Among the 5699 children who still resided within the community after age 5 years and who did not have severe intellectual disability, 81 infants (1.4%) were born <34 0/7 weeks’ gestation, 256 infants (4.5%) were born between 34 0/7 and 36 6/7 weeks’ gestation (the late preterm group), 4419 infants (77.5%) were born between 37 0/7 and 41 6/7 weeks’ gestation (the term group), 728 infants (12.8%) were born at or >42 0/7 weeks’ gestation, and 215 (3.8%) had undocumented gestational age. The birth characteristics of late preterm and term infants in this cohort are given in Table 2. Of note, the gestational ages are well distributed across late preterm and term categories. Apgar scores were statistically significant between groups but with no clinically significant difference.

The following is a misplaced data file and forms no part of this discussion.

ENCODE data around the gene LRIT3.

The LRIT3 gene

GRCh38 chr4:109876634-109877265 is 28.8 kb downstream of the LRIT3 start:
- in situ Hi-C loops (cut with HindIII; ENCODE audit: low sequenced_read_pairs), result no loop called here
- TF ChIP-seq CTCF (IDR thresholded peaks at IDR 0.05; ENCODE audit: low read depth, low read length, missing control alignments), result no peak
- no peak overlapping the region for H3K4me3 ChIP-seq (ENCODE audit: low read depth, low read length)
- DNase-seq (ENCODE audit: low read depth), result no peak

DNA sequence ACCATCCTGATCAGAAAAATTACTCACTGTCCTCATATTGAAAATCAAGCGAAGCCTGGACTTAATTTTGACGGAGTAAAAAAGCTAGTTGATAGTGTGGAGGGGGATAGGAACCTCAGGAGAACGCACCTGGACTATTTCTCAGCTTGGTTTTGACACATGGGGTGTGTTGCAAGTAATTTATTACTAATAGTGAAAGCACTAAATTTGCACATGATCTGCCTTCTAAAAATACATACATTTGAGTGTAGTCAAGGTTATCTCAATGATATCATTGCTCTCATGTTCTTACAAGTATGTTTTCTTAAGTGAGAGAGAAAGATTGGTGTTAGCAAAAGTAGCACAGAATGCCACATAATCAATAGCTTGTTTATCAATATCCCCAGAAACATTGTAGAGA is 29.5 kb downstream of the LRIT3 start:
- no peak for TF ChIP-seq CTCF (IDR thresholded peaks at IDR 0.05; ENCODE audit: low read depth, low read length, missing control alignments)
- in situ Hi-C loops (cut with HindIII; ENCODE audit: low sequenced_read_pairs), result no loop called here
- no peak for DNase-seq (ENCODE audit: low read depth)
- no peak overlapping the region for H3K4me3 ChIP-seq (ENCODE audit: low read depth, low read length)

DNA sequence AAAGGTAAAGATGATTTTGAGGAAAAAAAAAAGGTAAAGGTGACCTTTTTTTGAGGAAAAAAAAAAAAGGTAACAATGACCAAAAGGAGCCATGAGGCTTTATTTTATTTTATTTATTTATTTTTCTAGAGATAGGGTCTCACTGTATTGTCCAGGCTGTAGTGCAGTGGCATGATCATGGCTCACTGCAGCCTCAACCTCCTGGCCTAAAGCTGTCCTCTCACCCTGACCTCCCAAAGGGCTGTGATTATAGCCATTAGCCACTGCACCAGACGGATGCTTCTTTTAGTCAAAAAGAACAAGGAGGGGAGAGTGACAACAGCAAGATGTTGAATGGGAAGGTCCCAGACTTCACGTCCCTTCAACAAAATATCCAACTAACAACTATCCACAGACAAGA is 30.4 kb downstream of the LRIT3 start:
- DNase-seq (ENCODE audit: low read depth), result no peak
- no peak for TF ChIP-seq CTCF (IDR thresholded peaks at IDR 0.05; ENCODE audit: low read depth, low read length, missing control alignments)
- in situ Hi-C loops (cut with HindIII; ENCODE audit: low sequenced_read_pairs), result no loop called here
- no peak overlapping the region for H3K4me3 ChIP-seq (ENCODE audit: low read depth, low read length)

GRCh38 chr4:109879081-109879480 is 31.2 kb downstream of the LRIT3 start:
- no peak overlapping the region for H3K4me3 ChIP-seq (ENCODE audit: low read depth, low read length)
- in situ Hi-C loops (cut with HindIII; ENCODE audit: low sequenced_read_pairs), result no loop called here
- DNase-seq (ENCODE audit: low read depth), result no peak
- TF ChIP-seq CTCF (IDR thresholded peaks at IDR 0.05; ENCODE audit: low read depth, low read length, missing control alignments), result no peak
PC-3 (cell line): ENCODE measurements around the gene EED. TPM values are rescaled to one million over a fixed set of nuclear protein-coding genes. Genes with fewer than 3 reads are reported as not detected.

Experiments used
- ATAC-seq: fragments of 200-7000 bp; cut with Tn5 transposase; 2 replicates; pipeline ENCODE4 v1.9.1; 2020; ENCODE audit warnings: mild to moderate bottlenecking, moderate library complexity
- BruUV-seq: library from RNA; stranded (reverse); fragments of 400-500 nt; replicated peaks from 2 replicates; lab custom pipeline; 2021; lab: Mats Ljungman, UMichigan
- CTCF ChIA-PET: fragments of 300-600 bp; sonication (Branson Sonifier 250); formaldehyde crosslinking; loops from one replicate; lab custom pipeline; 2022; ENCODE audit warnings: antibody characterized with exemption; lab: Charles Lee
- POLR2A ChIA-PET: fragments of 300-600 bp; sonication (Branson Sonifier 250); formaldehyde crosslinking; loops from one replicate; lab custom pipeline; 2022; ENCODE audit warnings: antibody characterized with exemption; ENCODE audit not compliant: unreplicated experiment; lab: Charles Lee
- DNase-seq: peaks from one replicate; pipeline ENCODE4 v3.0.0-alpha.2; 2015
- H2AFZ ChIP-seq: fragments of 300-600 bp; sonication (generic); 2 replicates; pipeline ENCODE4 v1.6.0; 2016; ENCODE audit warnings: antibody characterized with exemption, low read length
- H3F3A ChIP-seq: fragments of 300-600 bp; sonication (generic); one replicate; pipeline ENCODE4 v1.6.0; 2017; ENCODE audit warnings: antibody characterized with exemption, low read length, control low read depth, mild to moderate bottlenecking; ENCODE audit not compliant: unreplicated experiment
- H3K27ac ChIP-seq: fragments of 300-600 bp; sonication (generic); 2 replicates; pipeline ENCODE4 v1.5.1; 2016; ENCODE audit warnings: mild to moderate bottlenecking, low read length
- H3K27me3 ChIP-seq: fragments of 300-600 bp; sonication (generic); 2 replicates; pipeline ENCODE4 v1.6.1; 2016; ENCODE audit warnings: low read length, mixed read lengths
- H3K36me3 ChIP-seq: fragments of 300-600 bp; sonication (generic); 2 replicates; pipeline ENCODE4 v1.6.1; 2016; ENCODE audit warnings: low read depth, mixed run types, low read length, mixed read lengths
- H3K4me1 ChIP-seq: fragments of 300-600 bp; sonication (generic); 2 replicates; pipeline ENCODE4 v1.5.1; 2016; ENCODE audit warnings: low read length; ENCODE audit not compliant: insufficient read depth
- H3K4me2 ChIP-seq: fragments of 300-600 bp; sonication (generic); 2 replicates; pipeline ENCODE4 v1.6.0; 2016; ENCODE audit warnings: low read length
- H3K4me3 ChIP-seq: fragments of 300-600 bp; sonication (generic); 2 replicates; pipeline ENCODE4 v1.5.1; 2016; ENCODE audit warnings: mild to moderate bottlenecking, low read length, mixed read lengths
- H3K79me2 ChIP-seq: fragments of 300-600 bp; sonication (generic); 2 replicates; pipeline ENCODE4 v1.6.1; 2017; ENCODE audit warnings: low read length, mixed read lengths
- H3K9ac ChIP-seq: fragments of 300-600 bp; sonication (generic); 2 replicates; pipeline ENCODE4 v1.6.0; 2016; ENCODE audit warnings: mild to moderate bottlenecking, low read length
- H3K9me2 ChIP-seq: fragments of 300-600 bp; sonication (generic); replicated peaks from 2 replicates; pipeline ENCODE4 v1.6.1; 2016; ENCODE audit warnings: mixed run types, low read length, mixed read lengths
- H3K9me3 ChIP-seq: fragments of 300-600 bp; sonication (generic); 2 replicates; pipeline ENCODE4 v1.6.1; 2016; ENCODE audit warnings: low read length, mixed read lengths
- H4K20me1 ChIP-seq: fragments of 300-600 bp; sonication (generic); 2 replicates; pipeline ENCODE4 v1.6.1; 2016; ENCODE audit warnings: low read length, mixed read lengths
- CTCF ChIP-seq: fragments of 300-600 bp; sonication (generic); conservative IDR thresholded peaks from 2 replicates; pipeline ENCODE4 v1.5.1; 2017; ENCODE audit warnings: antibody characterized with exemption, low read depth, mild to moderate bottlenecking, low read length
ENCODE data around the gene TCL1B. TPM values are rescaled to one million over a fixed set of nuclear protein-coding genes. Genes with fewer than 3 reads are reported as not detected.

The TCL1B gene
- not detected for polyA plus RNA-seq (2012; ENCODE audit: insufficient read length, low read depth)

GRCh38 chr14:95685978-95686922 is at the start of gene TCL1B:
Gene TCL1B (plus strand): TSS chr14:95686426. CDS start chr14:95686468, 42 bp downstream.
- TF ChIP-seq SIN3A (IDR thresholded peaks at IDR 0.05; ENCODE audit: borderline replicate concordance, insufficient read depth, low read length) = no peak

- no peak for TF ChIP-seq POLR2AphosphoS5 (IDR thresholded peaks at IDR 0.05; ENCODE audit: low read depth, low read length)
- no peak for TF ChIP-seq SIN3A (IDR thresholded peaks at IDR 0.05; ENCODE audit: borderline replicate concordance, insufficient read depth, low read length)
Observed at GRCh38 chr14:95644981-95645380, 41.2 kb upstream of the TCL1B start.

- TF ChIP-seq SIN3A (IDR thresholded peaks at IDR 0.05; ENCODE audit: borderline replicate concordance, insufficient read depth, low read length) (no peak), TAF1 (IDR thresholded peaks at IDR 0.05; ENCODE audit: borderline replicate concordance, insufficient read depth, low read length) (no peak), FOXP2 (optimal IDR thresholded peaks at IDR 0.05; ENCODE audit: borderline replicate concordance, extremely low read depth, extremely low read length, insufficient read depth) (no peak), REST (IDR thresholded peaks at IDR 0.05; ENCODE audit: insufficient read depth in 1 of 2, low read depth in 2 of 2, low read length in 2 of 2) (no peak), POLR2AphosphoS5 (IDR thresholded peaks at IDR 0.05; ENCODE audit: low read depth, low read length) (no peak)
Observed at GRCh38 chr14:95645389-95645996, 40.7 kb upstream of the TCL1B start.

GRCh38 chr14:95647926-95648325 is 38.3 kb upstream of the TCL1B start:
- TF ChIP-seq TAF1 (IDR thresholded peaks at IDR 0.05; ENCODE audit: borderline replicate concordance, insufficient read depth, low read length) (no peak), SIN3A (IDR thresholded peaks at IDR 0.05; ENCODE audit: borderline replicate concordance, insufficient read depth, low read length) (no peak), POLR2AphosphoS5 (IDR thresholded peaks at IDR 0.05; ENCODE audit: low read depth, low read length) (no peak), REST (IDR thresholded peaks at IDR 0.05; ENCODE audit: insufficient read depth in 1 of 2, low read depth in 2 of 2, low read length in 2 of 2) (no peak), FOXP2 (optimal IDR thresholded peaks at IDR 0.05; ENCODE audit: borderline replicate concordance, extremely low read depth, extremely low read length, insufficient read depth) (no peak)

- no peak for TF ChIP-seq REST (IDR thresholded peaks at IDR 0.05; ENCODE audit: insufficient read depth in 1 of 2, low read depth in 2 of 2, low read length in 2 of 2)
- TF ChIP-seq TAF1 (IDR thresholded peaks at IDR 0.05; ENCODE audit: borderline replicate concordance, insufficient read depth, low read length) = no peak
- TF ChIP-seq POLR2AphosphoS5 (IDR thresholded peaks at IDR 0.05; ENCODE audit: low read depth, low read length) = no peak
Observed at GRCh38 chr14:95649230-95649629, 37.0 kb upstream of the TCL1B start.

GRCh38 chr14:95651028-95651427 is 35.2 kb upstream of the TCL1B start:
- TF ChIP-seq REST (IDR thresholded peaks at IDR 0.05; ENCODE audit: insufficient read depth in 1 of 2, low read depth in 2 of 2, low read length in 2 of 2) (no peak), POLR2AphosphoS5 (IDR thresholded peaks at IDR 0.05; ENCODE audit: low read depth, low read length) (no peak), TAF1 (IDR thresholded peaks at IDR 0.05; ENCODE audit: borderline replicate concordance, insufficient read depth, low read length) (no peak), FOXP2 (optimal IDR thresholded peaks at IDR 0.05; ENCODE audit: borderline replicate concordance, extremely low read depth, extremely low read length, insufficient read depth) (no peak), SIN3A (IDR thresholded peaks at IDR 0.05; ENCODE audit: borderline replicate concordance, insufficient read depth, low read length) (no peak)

Among the 256 late preterm subjects, 7 met the ADHD criteria only, 35 met the LD criteria only, and 10 met both; of the remaining 204 late preterm subjects, 155 (76.0%) were followed through completion of school or 19 years of age. Among the 4419 term gestational age subjects, 83 met the ADHD criteria only, 573 met the LD criteria only, and 189 met both; of the remaining 3574 term subjects, 2610 (73.0%) were followed through completion of school or 19 years of age. The cumulative incidence of each outcome is graphically displayed in Fig 1, with each “step” denoting the age at which a subject met the outcome. Among the late preterm and term groups, the cumulative incidence of ADHD by 19 years of age was 7.7% and 7.2%, respectively. However, there was no significant difference in the cumulative incidence of ADHD in the late preterm group compared with the term group (P = .76 unadjusted; P = .84 adjusted for maternal education and perinatal complications; Table 3). The cumulative incidence of an LD in reading by 19 years of age was 14.2% and 13.1%, respectively, among the late preterm and term groups. However, this difference was not statistically significant (P = .62 unadjusted; P = .57 adjusted; Table 3). Likewise the cumulative incidence of an LD in written language or math, respectively, was not significantly different between the late preterm and term groups (Table 3).